The party of palaeontologists who went to China included Dr. John Ostrom, Professor Emeritus from Yale. For twenty five years he had been prominently connected to the idea that dinosaurs gave rise to birds. Also there was Dr. Peter Wellnhofen from the University of Munich. He is an expert on the fossil bird Archaeopteryx (means ancient feather). Dr. Larry Martin from the University of Kansas, led the opposition to Dr. Ostrom’s position. Dr. Martin and Dr. Alan Feduccia are the most famous supporters of the idea that non-dinosaur reptiles developed into birds. Also there was another scientists Dr. Alan Brush from University of Connecticut. It is obvious that all these specialists support evolutionary interpretations of the fossil record although they disagree on details.
The party of scientists returned to North America and within two weeks, on April 24, they presented a report of their expedition to a meeting of the Academy of Natural Sciences in Philadelphia. They mentioned 200 fossils of the chicken sized bird, called Confuciusornis sanctus (holy wise bird), the sparrow sized Liaoningornis (bird from Liaoning Province), the metre-long dinosaur now called Sinosauropteryx (of the famous dark line indicating ???), and many other species of dinosaurs as well as many other organisms from the community.
Dr. Ostrom in October had been quoted as remarking that the dark mark associated with the one specimen of Sinosauropteryx was “compelling evidence that birds derived from dinosaurs” (Science 1 November 1996 v. 274 p. 720). Having returned from China he still believed that the mark was a fossil remnant of fur or possibly feathers (New York Times April 25, 1997 p. A17). Dr. Martin and supporters argued alternatively that the black mark might be the residue of tissues that lay under the skin in life. The smudge might even be bacteria left over from the decay process. Some other cases of such smudges left over from decay are indeed known. A specimen of the arthropod Marella for example from the Burgess Shale, illustrated in Geological Survey of Canada Miscellaneous Report # 43 (p. 7) includes a large irregular stain probably caused by decay products leaking out of the body into the surrounding sediment.
The last act in this comedy of evolutionary claim and counter-claim concerns age estimates of the sedimentary rock of the Yixian Formation in which these fossils lie. In Mongolia’s Gobi Desert, where many spectacular dinosaur fossils have been found, there are no traces of volcanic rock or volcanic ash. Thus radiometric dating is not possible and scientists are left to make “guesstimates” based on supposed rate of evolution or comparisons with rocks in other regions. In northeast China however there is some volcanic ash and radiometric dating has been carried out. Age estimates vary from 142 million years to 137 million years, but the most recent study puts it at 121 million years. The trouble is that these estimated ages are too low to suit the evolutionary interpretations of the palaeontologists involved. It is impossible to have ancestors that lived more recently than the descendants. Thus they are unhappy with the results of the radiometric dating. So they are in effect ignoring the currently avail able numbers. A paper published November 15, 1996 says concerning the rocks of the Yixian Formation “we think that these deposits essentially bridge the Jurassic-Cretaceous transition. Any more precise dating will require further field work in China.” (Science v. 274 #5290 pp. 1164-1167 see last sentence of text). In addition an article by Malcolm Browne (April 25, 1997 New York Times p. 16) repeats the current attitude to the age of the rocks “the dates of the fossils are somewhat uncertain because geologists are not sure a bout when the sediments in which the fossils are embedded were laid down.”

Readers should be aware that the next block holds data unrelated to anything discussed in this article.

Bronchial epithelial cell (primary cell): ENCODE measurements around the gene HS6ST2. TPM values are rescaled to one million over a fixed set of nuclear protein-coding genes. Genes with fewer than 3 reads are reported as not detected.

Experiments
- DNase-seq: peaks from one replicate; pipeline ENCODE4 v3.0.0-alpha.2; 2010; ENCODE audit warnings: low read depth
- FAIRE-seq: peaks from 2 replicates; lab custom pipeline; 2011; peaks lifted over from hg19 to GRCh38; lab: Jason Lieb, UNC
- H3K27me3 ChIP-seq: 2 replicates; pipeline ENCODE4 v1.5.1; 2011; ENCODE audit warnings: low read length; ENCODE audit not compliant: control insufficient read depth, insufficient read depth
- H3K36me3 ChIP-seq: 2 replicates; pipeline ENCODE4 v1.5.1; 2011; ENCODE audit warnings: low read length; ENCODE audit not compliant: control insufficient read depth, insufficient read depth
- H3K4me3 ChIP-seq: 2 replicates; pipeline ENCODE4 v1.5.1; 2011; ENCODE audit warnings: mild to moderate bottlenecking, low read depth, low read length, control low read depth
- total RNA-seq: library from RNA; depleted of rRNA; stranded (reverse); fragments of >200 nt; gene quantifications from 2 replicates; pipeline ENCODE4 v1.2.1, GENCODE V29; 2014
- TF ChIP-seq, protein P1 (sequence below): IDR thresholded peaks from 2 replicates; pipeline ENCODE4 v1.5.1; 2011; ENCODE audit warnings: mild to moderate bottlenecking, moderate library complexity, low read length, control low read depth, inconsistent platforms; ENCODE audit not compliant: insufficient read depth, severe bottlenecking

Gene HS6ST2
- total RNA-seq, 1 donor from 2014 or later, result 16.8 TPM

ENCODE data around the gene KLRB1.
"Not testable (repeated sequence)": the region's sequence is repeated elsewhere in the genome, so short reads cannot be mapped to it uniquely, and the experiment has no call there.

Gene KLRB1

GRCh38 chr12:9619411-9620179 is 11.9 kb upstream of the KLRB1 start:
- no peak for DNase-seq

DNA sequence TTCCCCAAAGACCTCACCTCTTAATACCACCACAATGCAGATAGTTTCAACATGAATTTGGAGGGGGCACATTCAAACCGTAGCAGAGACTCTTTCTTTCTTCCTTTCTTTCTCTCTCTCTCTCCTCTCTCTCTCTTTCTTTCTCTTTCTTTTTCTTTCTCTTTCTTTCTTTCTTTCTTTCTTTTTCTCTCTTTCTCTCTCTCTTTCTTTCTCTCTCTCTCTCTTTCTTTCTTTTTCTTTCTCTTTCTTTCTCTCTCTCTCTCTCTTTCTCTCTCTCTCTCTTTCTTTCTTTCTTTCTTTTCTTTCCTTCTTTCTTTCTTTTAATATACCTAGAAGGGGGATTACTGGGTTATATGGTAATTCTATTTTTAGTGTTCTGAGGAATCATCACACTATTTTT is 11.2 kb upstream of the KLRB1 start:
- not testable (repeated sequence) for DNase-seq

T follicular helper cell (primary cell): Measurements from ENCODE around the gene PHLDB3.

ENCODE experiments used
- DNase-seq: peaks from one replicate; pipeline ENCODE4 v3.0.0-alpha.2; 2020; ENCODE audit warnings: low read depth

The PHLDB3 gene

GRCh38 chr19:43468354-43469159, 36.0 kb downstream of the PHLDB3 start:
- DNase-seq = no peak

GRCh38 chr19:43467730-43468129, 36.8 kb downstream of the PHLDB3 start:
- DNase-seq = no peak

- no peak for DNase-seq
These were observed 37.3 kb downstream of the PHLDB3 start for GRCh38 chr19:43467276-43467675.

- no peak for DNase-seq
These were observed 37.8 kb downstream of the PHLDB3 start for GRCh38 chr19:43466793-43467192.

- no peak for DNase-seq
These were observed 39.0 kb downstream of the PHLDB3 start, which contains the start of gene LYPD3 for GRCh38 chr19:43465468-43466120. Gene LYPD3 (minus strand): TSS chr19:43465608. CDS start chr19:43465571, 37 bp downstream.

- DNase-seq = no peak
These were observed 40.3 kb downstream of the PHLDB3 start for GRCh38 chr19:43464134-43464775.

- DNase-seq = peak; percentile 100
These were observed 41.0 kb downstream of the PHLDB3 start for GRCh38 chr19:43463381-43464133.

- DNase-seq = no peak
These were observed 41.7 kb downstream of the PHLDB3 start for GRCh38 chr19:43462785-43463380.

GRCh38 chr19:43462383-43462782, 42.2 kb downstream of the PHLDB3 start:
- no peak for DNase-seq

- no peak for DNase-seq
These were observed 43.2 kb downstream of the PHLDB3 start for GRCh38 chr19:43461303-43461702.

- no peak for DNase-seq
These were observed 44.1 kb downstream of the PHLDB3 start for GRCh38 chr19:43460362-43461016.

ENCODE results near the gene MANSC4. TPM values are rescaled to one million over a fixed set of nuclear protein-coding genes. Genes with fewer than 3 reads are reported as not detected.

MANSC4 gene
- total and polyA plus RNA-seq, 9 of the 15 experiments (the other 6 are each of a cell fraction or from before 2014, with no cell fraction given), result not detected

It is evident that machine derived dates are only accepted when they fit with evolutionary expectations. Otherwise they are ignored or rejected. There is no such thing as an absolute date. As with all the other aspects of this intriguing study in attitudes, professional intrigue and remarkable artifacts, these fossils from China will be in the news a long time. The personalities and the hyperbole surrounding the interpretations, make for interesting reporting – but a skeptical attitude is always a strong defense against evolutionary wishful thinking, especially when scientists, without due reflection, try to shoehorn evidence into their pet theories.
This article first appeared in Christian Renewal in September 1996.